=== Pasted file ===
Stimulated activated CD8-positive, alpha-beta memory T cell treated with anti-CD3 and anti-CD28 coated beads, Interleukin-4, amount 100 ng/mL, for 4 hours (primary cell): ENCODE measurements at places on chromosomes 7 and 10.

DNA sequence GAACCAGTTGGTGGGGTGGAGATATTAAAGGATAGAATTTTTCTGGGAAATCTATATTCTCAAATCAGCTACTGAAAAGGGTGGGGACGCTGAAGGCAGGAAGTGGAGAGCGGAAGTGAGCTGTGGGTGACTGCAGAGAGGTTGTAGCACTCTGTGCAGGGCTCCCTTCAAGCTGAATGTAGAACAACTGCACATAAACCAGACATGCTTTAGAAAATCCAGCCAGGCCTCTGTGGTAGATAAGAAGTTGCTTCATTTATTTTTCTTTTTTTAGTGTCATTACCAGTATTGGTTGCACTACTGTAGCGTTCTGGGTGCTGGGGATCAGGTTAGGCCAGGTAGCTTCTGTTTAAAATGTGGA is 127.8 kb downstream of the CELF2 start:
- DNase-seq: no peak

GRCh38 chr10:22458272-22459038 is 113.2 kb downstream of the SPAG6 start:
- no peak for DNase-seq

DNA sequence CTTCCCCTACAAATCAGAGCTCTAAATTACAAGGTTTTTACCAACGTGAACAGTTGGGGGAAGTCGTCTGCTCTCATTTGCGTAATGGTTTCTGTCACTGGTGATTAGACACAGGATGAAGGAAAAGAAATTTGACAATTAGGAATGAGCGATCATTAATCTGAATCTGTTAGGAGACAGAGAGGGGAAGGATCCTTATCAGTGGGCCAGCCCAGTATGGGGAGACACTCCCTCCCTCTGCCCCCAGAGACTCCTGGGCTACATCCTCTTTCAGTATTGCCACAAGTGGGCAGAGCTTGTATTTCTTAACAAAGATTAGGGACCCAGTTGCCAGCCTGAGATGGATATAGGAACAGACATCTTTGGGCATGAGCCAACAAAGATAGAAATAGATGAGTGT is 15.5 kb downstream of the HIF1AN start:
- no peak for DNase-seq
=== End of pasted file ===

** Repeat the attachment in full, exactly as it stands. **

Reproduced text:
Stimulated activated CD8-positive, alpha-beta memory T cell treated with anti-CD3 and anti-CD28 coated beads, Interleukin-4, amount 100 ng/mL, for 4 hours (primary cell): ENCODE measurements at places on chromosomes 7 and 10.

DNA sequence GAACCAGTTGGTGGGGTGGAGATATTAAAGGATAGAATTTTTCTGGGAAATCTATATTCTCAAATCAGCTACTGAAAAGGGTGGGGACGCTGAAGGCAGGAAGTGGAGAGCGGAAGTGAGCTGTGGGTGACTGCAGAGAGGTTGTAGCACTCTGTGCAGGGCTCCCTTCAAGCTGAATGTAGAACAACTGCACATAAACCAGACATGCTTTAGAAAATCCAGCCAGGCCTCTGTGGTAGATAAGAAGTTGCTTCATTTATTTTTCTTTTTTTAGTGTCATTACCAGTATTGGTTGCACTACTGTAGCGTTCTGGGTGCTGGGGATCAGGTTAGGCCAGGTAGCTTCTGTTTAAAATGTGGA is 127.8 kb downstream of the CELF2 start:
- DNase-seq: no peak

GRCh38 chr10:22458272-22459038 is 113.2 kb downstream of the SPAG6 start:
- no peak for DNase-seq

DNA sequence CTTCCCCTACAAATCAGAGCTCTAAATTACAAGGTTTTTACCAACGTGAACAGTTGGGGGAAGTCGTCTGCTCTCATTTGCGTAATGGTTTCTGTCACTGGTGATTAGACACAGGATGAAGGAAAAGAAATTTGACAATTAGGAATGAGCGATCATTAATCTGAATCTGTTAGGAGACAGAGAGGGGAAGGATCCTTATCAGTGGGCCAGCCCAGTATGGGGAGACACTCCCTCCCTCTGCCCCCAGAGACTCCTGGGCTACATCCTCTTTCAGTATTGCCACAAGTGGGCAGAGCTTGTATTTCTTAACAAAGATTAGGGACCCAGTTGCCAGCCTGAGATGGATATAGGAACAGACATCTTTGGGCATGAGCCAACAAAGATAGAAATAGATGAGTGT is 15.5 kb downstream of the HIF1AN start:
- no peak for DNase-seq